SEACOR Holdings Goes Private After 28 Years on the Big Board

File image courtesy Seabulk, a SEACOR company

Published Dec 7, 2020 2:47 PM by The Maritime Executive

The NYSE-listed conglomerate SEACOR Holdings has reached a deal with American Industrial Partners to go private after nearly three decades as a public company. The transaction is valued at about $1 billion.

SEACOR is a family business with a long history of growth, and its diverse portfolio touches nearly every aspect of the maritime industry in North America - Jones Act shipping, U.S. and international towing, inland tug and barge, military logistics, disaster response and Caribbean breakbulk (and more under JV partnerships). Over the years, it has also made well-timed entrances and exits in offshore drilling, OSV operations, helicopter services, spill response and more.

Co-founder, CEO and chairman Charles Fabrikant built the firm by investing in assets with careful timing and a long time horizon. "It requires patience and understanding potential changes in the market and in technology,” Fabrikant told the New York Times in 2015. “And it requires understanding the current cost of capital and the future cost of capital, and a deep understanding of what it would cost to replace that asset.”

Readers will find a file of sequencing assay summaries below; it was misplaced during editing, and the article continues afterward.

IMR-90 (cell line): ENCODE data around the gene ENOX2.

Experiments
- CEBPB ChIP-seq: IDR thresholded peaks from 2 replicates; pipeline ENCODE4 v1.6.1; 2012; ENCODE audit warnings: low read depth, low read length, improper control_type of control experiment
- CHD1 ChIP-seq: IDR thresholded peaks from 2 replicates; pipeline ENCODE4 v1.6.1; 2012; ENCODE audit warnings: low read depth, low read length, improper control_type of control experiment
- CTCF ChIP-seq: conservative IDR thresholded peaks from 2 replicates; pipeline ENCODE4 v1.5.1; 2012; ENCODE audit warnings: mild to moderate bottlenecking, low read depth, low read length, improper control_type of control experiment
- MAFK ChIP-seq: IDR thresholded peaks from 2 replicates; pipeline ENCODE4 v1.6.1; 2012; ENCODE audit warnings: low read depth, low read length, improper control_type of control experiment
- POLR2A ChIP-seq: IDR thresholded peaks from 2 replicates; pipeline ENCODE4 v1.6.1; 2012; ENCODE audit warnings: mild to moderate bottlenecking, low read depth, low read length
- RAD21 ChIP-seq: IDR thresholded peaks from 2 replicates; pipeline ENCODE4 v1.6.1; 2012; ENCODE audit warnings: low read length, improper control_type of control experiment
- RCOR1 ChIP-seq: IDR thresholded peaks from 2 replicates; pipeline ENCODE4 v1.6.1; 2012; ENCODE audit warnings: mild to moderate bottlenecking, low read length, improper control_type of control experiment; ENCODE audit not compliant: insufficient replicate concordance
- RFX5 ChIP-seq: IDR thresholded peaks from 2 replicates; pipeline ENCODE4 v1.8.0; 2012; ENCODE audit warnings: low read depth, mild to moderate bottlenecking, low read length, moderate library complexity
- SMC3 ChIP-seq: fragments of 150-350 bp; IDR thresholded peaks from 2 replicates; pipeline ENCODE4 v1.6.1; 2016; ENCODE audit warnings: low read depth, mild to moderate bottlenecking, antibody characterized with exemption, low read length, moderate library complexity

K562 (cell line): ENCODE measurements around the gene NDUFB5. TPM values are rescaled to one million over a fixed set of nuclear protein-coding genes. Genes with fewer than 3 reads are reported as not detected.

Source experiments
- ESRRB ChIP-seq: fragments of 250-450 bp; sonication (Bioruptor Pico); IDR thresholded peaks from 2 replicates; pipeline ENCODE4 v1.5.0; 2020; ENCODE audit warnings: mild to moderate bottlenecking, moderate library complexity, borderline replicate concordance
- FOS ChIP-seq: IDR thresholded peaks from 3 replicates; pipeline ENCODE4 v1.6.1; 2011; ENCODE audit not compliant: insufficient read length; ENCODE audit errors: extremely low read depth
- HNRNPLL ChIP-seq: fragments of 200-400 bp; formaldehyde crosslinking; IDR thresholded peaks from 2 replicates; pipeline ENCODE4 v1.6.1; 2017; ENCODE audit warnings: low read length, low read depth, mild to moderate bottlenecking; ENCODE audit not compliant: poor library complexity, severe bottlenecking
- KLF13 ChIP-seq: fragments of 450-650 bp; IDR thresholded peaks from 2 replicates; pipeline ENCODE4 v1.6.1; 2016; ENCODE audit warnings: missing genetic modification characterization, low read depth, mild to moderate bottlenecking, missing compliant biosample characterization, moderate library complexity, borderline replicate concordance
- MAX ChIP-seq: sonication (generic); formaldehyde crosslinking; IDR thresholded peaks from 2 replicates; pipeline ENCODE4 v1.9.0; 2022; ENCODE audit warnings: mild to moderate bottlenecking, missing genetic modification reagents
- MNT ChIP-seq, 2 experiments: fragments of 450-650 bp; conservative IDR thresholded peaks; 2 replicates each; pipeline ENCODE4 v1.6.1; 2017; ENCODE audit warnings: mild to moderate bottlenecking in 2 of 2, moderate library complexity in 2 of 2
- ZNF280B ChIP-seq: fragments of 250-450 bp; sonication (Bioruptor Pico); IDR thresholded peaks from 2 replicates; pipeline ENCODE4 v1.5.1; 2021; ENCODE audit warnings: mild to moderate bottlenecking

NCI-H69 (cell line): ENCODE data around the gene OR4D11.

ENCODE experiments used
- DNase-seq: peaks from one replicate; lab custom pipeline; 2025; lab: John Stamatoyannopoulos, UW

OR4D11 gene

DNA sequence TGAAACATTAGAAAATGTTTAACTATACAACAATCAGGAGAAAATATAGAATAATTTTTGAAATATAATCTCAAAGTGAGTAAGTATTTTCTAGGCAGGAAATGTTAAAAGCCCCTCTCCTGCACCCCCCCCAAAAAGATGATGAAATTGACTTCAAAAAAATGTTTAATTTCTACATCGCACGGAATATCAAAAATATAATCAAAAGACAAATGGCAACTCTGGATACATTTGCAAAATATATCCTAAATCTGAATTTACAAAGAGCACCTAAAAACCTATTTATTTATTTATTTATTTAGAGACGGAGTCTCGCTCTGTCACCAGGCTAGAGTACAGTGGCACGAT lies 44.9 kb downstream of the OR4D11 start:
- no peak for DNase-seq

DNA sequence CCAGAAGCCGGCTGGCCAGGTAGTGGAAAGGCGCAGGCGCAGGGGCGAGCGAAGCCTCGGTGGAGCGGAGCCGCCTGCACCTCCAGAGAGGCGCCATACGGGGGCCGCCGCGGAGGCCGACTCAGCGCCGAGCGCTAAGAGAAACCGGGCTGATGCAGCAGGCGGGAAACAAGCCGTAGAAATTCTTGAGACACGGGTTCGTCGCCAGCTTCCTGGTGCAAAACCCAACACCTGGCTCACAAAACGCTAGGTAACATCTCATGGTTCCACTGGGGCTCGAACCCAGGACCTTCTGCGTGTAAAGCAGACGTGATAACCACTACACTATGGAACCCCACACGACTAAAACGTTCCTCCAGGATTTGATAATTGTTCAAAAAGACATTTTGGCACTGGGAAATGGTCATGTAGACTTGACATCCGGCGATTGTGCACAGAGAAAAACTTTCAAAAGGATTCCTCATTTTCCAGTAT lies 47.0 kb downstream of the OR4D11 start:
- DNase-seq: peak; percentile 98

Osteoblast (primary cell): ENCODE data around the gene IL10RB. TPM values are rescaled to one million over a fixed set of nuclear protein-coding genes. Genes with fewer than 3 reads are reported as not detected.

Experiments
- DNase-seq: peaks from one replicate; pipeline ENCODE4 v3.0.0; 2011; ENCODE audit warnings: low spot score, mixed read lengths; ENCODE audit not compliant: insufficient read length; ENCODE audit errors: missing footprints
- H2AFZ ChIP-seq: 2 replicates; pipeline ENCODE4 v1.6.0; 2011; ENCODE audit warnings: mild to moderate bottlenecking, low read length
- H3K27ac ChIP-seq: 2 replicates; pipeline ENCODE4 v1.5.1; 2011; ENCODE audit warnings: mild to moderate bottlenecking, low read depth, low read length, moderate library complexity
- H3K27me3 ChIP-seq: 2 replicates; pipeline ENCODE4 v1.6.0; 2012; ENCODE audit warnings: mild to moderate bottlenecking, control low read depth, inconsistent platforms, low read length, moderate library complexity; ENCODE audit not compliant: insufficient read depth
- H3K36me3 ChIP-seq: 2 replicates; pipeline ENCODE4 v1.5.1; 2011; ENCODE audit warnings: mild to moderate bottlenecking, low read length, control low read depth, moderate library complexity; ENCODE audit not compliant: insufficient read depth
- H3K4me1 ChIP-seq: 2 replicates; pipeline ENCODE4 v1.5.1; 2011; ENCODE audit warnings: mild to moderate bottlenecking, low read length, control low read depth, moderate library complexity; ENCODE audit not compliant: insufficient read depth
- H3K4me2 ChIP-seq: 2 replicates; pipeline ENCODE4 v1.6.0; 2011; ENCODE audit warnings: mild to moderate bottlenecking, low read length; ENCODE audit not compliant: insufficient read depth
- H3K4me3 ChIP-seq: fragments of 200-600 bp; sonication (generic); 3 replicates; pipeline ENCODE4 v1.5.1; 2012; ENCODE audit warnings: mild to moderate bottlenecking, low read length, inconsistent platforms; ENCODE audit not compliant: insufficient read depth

For a public company, SEACOR has had an outsize focus on long term value, and its sale to an established private equity firm appears set to continue that tradition. It also comes on favorable terms: under the agreement, American Industrial Partners (AIP) will offer to buy all SEACOR shares at a 30 percent premium over the last 90-day weighted average. 

“This transaction is an exciting next step for SEACOR, delivering stockholders an immediate and meaningful premium for their shares and providing the company with access to additional growth capital and financial flexibility,” said Charles Fabrikant, SEACOR's executive chairman, CEO and co-founder. “AIP has demonstrated success investing in and growing industrial, services, and marine businesses, and I am confident our employees and customers will greatly benefit from this partnership.”

The family will stay at the helm after the sale, which is expected to close in the first quarter of the new year. Charles Fabrikant plans to step down from his executive positions, and his son Eric, SEACOR’s current chief operating officer, will take on the role of CEO.

“It has been an honor to work with a talented group of associates. I believe that SEACOR is well positioned to reach its next phase of growth under the leadership of Eric and the rest of the senior team, working in partnership with AIP," said Fabrikant.